Never a good time for an engine to let go, and being without wheels just isn’t an option for most folks. Buying a new engine or new car stings when you hadn’t planned to. It makes sense then to know how long the old girl might limp along.
I’m a mechanic with twenty-five plus years of experience, and in this post, I’ll answer that exact question and offer you some tips and tricks to help extend your engine’s life.
An engine may be described as bad because many of its components display varying degrees of wear. That said, modern engines rarely blow up; they are far more likely to continue to limp along, possibly for thousands of miles.
In this post, we’ll attempt to categorize how serious your engine’s problems actually are. That way, we’ll attempt to estimate how many miles you can realistically expect it to last.
Common Engine Failures Symptoms
When engines fail in the movies, they always blow up, you know, in spectacular Hollywood style. Of course, that’s not the way it happens in the real world. Engines do sometimes fail outright, but it is far more likely your engine will fade away slowly.
And if I do my job correctly, after reading this post, you’ll have some idea how slowly your motor is fading away.
Like any machine, an engine has a weak link. Different engines have different failure points, and how the engine was maintained and used will play a part in determining which parts fail first and, ultimately, how long your engine lives.
Let’s take a look at the common symptoms and the reasons a mechanic might have described your engine as bad:
- Engine smokey – Rings worn
- Overheating – Head gasket failure
- Excessive gas use – General engine wear
- Excessive oil use – General engine wear
- Rattly engine – Camshaft noisy
- Cam to crank timing out – Worn timing chain
- Rattly top end – Lifters worn out
- Misfiring – Valve worn out
- Engine rattle on startup – Worn oil pump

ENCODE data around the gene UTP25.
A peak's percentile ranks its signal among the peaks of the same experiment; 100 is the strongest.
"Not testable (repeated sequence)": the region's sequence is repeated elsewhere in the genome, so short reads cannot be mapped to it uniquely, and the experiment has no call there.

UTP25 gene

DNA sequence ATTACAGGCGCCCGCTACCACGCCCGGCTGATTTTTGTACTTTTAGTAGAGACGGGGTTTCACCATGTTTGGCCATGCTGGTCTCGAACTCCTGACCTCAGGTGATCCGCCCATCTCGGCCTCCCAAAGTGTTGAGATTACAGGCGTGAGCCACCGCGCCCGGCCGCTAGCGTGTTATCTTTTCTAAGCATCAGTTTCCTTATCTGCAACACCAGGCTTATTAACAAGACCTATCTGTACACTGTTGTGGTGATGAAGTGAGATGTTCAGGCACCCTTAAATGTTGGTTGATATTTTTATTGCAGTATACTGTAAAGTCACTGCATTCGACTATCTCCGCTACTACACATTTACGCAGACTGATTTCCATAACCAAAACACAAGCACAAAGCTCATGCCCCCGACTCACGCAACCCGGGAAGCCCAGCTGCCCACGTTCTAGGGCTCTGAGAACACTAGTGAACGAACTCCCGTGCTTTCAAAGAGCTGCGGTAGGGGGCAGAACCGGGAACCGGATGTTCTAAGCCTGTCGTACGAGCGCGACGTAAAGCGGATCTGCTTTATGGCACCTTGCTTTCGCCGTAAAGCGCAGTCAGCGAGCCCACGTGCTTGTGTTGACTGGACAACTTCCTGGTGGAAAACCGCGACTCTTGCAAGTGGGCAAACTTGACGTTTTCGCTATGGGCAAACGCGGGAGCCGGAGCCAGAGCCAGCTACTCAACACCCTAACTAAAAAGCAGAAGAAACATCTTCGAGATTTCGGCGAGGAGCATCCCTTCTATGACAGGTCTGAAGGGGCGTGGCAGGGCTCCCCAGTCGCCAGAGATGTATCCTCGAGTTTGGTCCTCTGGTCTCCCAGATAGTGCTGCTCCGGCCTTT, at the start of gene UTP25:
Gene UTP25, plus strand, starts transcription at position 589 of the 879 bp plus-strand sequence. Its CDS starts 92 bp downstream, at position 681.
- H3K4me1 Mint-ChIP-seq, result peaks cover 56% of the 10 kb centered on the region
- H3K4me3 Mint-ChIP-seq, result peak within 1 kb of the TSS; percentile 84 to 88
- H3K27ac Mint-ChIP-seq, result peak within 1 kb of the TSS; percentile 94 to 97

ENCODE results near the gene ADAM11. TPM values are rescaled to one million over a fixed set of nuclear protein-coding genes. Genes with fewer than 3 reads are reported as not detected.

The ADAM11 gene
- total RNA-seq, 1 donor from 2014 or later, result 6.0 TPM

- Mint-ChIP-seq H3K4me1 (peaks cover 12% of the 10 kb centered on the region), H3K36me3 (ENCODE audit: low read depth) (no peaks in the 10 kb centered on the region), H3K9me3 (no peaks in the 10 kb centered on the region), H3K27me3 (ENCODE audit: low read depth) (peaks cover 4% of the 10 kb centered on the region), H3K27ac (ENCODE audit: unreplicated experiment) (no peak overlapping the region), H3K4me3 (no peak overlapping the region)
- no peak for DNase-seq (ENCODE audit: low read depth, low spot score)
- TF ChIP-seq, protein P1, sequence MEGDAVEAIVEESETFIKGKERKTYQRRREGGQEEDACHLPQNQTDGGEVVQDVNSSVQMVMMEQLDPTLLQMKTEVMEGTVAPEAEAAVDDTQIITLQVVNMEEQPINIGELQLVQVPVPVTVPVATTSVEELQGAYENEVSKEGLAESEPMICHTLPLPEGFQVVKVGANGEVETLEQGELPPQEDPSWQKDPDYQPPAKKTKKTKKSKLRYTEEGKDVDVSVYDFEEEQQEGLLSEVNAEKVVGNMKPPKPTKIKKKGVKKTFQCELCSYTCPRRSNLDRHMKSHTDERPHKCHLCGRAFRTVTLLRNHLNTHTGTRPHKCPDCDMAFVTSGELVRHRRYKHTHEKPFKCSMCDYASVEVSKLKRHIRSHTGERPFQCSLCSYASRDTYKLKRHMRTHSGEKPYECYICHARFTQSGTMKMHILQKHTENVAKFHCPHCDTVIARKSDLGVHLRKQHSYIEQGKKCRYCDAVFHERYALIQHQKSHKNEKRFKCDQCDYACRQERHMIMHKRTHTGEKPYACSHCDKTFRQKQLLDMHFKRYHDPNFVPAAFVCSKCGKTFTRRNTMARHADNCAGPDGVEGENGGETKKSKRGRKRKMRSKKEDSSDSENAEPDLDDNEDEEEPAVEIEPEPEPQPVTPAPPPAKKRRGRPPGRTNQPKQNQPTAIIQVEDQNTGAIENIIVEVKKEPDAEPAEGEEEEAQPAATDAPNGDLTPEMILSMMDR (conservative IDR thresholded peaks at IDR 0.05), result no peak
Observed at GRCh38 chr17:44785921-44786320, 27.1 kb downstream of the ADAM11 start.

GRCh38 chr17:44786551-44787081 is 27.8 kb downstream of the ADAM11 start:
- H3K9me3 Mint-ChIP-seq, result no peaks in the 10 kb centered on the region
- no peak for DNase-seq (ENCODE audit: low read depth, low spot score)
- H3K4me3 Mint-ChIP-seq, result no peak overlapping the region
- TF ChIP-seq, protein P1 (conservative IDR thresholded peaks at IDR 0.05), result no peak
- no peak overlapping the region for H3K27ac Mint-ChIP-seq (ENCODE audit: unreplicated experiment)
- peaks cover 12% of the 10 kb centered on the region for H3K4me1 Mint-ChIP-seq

- Smoky on start-up – Valve stem seals worn
- Nosy bottom, end – Bottom end bearings worn out
- Engine rattly when revving – Worn out timing chain
An old engine has many components in varying degrees of wear, and a mechanic may well describe it as bad because one or more of the above-listed symptoms are present in your engine.
A mechanic does so because they are really saying this engine is uneconomic to repair and, therefore, “bad.”
A bad engine, in this sense, is still capable of giving service, possibly for thousands of miles, if treated correctly. And I’ll share those tips a little later.
First, let’s categorize your engine failure and attempt to estimate its chances of survival.
Engine Failure Categorized
In this section, we’ll marry your engine’s symptoms to the likely reason your mechanic called it bad. That way, we’ll have a chance to estimate how long your engine may last. I’ll also include some tips and links where you’ll find the products I recommend particular to your complaint.
Ok, let’s get stuck in!
|Symptom||Likely Fault||Top Tip||Est Miles Left|
|Engine smoky||Rings worn||Add oil treatment||5k plus|
|Overheating||Head gasket failure||Add head gasket treatment||1k plus|
|Excessive gas use||General engine wear||Add oil treatment||5k plus|
|Excessive oil use ||General engine wear||Add oil treatment||5k plus|
|Excessive oil leaks||General engine wear||Seal conditioner||10k plus|
|Rattly engine||Camshaft noisy||Add oil treatment||5k plus|
|Cam to crank timing out||Worn timing chain||Add oil treatment||3k plus|
|Rattly top end||Lifters worn out||Add oil treatment||5k plus|
|Misfiring||Valve worn out||N/A||1k plus|
|Engine rattle on startup||Worn oil pump||Add oil treatment||5k plus|
|Smoky on start-up||Valve stem seals worn||Seal conditioner||10k plus|